It is interesting to note how various events, persons, and symbols are linked in a situation like this.27 The historiography of the 1980 strike often emphasizes the importance of the Polish cardinal Karol Wojtyła’s election as pope in 1978, and that he, as John Paul II, chose his homeland for his first official pilgrimage in 1979. According to this version of history, he infused hope and courage into his countrymen with his homilies and addresses in Poland — and the very next year the revolt was a fact.28 The church was also a palpable presence during the strike — in the form of priests who celebrated mass inside the shipyard grounds — for the strikers and for the crowds outside. During the communist era, the church and religion in Poland stood for opposition to the state and for freedom, in contrast to communist ideology and the control machine of the regime. So, there is nothing odd about the close ties between the Polish Catholic church and the Polish-born pope and the events at the shipyard in August 1980 and developments over the next decade.29 These bonds were strengthened by the death of John Paul II in April 2005, in the midst of Poland’s preparations for the celebration of the 25th anniversary. Five years later, in April 2010, another event with strong symbolic overtones occurred: the tragic plane crash in Smolensk, in which several former Solidarity activists died, including President Kaczyński and Anna Walentynowicz. It is thus no surprise that this event, along with memorials of the lethal shootings in the 1970 protests, were given a prominent place among the more solemn elements of the 30th anniversary celebrations.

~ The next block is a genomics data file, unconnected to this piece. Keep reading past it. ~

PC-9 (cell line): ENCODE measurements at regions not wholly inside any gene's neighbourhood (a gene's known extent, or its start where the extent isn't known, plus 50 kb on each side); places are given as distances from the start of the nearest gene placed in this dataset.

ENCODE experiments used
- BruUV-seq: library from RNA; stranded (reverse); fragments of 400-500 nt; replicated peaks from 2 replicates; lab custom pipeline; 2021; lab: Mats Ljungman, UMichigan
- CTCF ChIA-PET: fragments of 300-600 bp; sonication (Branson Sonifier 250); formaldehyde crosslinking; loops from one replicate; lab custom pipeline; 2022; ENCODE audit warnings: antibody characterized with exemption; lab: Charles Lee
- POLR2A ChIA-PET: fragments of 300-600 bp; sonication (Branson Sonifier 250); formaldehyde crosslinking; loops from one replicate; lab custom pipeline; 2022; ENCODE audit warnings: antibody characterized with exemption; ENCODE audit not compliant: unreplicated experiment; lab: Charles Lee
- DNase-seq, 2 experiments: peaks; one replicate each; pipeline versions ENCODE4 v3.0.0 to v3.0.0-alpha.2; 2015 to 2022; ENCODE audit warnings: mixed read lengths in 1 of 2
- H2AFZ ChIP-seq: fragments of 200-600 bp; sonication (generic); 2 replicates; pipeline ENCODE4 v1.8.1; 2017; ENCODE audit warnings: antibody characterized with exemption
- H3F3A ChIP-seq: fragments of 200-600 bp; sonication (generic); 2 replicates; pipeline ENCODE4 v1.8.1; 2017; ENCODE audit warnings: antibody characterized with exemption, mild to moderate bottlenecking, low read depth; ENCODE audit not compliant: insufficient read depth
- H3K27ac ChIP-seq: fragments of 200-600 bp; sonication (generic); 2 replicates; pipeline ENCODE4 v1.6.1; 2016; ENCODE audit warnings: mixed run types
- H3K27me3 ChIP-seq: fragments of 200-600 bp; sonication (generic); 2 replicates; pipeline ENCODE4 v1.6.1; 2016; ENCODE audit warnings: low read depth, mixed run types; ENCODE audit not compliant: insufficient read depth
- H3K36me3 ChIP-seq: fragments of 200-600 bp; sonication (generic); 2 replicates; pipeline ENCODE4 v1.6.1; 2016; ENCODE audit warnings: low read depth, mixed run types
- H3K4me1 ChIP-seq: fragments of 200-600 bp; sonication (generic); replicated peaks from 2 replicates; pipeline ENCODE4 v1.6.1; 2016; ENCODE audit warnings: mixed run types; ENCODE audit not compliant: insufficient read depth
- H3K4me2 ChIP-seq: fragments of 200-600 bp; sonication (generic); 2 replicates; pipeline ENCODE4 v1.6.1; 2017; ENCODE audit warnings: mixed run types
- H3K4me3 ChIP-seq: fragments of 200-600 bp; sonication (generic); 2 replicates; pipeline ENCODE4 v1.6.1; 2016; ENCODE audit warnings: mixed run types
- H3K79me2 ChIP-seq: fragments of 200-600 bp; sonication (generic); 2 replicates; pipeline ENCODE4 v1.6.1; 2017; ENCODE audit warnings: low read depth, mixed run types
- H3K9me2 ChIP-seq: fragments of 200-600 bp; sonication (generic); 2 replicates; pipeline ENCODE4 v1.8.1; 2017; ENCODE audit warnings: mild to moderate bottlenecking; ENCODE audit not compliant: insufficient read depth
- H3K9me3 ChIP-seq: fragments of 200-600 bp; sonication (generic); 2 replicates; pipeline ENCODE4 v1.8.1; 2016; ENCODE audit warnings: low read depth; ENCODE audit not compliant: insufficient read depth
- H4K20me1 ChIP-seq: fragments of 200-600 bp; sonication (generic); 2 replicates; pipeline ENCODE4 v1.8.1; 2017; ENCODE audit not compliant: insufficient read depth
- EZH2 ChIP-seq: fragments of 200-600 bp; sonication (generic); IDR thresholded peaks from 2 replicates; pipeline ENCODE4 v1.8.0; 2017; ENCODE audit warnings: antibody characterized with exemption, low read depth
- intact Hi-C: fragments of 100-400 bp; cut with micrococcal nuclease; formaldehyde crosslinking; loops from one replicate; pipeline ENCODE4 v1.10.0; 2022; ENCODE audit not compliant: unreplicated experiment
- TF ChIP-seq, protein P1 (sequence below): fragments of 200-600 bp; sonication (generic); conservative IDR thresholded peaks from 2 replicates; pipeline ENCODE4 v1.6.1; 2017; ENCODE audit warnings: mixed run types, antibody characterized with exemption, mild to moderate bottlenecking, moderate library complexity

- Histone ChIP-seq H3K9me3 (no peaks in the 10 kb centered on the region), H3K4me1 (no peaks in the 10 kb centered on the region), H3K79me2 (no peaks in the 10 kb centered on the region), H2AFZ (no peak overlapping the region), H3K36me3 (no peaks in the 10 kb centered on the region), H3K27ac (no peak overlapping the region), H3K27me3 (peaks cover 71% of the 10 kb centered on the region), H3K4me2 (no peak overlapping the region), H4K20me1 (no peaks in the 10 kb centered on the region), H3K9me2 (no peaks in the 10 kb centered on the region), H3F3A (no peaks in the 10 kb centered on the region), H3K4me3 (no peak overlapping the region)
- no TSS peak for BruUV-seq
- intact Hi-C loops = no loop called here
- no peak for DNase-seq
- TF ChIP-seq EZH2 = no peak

Motherhood is also an important symbol, both for Poland as a nation and for the Polish Catholic church (in the person of the Madonna). The family ideology of the communist era, centuries of Polish nationalism, and conservative currents in 21st century Poland: the mother symbol can be related to all of these.30 That Anna Walentynowicz is tied to Solidarity as a mother figure is thus to be expected. From a feminist perspective, however, this is problematic, as it implies a risk that Walentynowicz will not be fully recognized as a political activist and revolutionary as her male comrades have been, but rather portrayed and remembered based on the archetypal position of woman as mother — albeit on a symbolic level — which makes an understanding of her in a significant political context essentially impossible. We are quite simply incapable — within the framework of the discourses that currently dominate our society — of linking the “mother” with positions of “dissident”, “revolutionary”, and “union and political activist”.

Several memorial concerts were also held during the 30th anniversary celebrations, at which the words freedom and solidarity were repeated again and again. I saw two of them on TV at home with friends in Gdańsk. Despite differences in format and setting, the events were remarkably similar. The same kinds of pictures of the strike and the state of war, everyday life in communist Poland, dominos falling as the Eastern Bloc collapses, suffering and struggling people in other parts of the world. There was also the emphasis on freedom and solidarity in the choice of songs and other expressions; children as symbols of hope and the future; Polish flags, the red-and-white Solidarity logo, the constant presence of religion; and Lech Wałęsa with his fists raised — as a distilling emblem of this entire cultural legacy.31